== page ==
I did not comprehend this vote though as a gesture of trying to make a statement against the European Union’s policies, which I have, on various occasions, found incoherent. After all, let us not forget what happened in March 2013 when the EU, in a joint decision with the government of Cyprus, decided to seize the money of depositors with more than €100,000 in the two largest banks in Cyprus.
Rather, the UK’s EU referendum decision was based on delusional ideas on sovereignty and what used to be the British Empire. The days that followed Brexit have led to a culmination of racist assaults all over England where people of non-British origin, who have been living and working there, have been verbally attacked and ordered to ‘go back home’. I found myself, on several occasions, thinking that that country was supposedly notable for its tolerance and acceptance of foreigners.
I kept reminding myself that so many Cypriots that I know chose UK as a place to start their careers at and, that so many Cypriots that I do not know of had fled from Cyprus during the 1970s due to the war and in search of a brighter future. To this end, I am still refusing to believe that that ‘51.9% ‘ is as naive and ignorant as to submit fully and trust in the propaganda of a xenophobic, delusional man who supports the far-right wing.
While I am well aware of the consequences surrounding the imposition of severe measures of austerity, given the fact that I am a Greek-Cypriot and as such I sympathise with the Greeks, I did not see any Greeks protesting against the one million refugees that have travelled through Greece since 2015. Instead, I patiently read and listened to the interviews of many Brits who do not want their country to be ‘contaminated’ with refugees even though the highest number of people applying for asylum is in Germany.
If the Brexit vote will operate as a way to target groups of people, use them as scapegoats, and terrorize them in the name of nationalism then the European Union has completely lost its track. The fact that Europe’s far-right parties have hailed the Brexit vote is no coincidence.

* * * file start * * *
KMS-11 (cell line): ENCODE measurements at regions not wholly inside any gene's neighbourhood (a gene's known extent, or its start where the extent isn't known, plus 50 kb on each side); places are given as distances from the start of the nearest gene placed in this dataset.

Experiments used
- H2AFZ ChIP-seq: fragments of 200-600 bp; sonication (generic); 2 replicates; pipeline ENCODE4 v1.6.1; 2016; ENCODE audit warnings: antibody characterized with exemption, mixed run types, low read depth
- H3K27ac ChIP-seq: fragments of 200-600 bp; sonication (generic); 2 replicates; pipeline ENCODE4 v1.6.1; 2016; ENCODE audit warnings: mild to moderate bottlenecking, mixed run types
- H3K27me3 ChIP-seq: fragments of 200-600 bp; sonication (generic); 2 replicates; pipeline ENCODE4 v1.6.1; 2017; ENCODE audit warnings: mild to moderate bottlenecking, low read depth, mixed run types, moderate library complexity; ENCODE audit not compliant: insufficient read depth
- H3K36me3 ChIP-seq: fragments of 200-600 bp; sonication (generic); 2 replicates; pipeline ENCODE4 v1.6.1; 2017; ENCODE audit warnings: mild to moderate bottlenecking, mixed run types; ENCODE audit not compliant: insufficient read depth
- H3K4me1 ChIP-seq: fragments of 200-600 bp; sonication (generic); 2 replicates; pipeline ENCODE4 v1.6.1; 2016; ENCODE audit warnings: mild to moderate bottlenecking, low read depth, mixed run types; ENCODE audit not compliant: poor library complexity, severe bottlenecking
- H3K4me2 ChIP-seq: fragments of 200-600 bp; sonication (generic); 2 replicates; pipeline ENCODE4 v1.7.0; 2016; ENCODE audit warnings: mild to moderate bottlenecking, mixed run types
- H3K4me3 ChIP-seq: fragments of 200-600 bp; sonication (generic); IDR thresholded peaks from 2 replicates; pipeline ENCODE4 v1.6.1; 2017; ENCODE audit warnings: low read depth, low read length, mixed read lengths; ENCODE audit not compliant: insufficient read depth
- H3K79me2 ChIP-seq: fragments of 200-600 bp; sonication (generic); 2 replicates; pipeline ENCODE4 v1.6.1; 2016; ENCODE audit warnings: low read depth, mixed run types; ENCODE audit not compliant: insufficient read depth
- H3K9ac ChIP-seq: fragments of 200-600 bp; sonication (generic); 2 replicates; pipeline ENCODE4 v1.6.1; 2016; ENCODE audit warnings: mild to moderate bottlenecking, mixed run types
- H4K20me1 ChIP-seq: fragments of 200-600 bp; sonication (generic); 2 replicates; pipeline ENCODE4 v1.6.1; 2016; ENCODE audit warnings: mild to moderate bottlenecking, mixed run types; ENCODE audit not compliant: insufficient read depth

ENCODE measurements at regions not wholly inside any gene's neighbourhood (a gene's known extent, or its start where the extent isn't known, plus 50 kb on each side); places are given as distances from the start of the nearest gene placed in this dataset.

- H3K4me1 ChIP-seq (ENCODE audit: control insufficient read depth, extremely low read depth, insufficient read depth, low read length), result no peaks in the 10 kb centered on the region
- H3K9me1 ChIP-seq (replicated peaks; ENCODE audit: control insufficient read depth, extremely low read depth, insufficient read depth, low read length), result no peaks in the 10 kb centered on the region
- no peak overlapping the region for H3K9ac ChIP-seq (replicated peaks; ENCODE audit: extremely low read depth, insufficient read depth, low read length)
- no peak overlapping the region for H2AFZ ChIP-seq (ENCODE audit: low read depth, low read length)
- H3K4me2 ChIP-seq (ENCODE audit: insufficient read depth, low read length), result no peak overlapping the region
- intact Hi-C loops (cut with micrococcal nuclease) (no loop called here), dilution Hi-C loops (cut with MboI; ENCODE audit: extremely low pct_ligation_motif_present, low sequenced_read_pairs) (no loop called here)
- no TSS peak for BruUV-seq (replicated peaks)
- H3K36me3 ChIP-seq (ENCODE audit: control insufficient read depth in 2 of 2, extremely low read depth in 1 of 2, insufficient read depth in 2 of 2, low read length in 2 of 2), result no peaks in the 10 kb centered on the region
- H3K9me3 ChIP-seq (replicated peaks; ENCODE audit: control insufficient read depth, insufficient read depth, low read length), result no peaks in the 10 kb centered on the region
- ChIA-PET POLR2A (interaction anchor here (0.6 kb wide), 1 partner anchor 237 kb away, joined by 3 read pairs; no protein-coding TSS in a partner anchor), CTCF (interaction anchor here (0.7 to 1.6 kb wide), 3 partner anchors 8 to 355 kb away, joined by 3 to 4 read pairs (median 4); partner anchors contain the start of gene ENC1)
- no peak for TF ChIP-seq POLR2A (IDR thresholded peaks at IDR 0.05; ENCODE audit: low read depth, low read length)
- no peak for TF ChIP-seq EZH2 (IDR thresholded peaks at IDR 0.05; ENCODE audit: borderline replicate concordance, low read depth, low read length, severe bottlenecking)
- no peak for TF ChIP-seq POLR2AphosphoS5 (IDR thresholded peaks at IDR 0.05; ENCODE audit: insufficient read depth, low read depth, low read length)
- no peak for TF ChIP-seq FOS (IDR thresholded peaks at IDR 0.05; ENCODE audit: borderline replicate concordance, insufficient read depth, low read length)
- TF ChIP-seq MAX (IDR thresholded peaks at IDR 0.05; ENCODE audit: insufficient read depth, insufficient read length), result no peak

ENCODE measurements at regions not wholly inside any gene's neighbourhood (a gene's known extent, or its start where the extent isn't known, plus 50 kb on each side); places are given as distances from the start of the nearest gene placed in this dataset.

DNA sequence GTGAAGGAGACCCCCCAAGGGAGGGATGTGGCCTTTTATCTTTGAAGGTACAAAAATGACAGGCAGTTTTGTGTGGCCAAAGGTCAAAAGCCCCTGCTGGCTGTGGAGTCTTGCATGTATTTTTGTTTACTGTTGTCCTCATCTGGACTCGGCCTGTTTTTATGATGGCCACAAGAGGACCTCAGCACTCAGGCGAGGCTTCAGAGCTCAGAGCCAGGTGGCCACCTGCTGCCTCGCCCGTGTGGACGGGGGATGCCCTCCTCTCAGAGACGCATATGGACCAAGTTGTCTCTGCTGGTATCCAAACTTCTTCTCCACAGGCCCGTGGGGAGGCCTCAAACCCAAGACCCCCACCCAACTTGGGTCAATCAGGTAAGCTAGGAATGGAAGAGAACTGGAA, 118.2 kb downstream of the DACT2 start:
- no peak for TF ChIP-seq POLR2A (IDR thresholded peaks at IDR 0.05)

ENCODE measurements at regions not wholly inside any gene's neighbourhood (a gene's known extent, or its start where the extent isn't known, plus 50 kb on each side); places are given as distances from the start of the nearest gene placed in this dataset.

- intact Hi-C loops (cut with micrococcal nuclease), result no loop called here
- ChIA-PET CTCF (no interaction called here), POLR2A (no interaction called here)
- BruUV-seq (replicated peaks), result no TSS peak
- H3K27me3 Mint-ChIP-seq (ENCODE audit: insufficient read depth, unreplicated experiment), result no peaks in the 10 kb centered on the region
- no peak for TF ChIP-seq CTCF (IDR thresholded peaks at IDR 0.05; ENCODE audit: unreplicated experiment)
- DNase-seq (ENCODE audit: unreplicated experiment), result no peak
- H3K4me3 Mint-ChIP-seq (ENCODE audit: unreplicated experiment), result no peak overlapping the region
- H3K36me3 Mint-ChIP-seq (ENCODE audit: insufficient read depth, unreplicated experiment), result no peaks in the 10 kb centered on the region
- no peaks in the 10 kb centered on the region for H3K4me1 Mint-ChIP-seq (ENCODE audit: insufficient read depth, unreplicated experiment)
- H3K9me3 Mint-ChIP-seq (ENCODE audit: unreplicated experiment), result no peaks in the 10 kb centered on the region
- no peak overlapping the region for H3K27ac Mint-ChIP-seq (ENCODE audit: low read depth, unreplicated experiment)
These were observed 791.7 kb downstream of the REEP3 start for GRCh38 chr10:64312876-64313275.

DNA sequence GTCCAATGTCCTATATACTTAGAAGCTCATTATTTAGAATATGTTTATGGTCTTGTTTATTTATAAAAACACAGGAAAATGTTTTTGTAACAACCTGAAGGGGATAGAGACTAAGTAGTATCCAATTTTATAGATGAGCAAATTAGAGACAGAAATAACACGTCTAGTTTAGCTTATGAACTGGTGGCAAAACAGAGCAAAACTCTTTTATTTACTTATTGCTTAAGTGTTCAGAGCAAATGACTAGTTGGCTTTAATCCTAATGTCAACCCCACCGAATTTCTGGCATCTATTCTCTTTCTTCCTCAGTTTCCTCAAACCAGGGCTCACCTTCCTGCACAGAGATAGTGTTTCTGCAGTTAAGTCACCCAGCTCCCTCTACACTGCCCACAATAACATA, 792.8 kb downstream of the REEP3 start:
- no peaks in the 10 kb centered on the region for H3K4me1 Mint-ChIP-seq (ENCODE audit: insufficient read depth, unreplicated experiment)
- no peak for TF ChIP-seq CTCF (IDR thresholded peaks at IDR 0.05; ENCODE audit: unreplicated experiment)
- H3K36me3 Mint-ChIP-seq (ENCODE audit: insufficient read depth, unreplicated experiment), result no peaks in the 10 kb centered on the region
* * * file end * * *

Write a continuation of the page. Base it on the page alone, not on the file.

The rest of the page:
The referendum vote should not be perceived as a vote of ingratitude towards what the EU has offered, neither should be seen as a vote of pure preference of national sovereignty over European solidarity; rather, it should be understood as a deeper, fundamental political crisis that exists among the European countries. We are currently stuck in a situation where people seem to confer their trust in pro-Nazi parties.
As such, my strong sentiments against what happened with the Brexit vote have nothing to do with the pessimistic idea that the EU is collapsing and the world is going to end as soon as the UK leaves, if it ever leaves, the EU. My anger is directly linked to what has followed the Brexit decision.
What I have seen is a United Kingdom that is not united anymore with Scotland and Northern Ireland wanting to remain in the EU and millions signing a petition for a second referendum. I am constantly reading about people living in the UK who are not feeling safe anymore and, frankly, I have never been more disappointed with the Brits than I am now.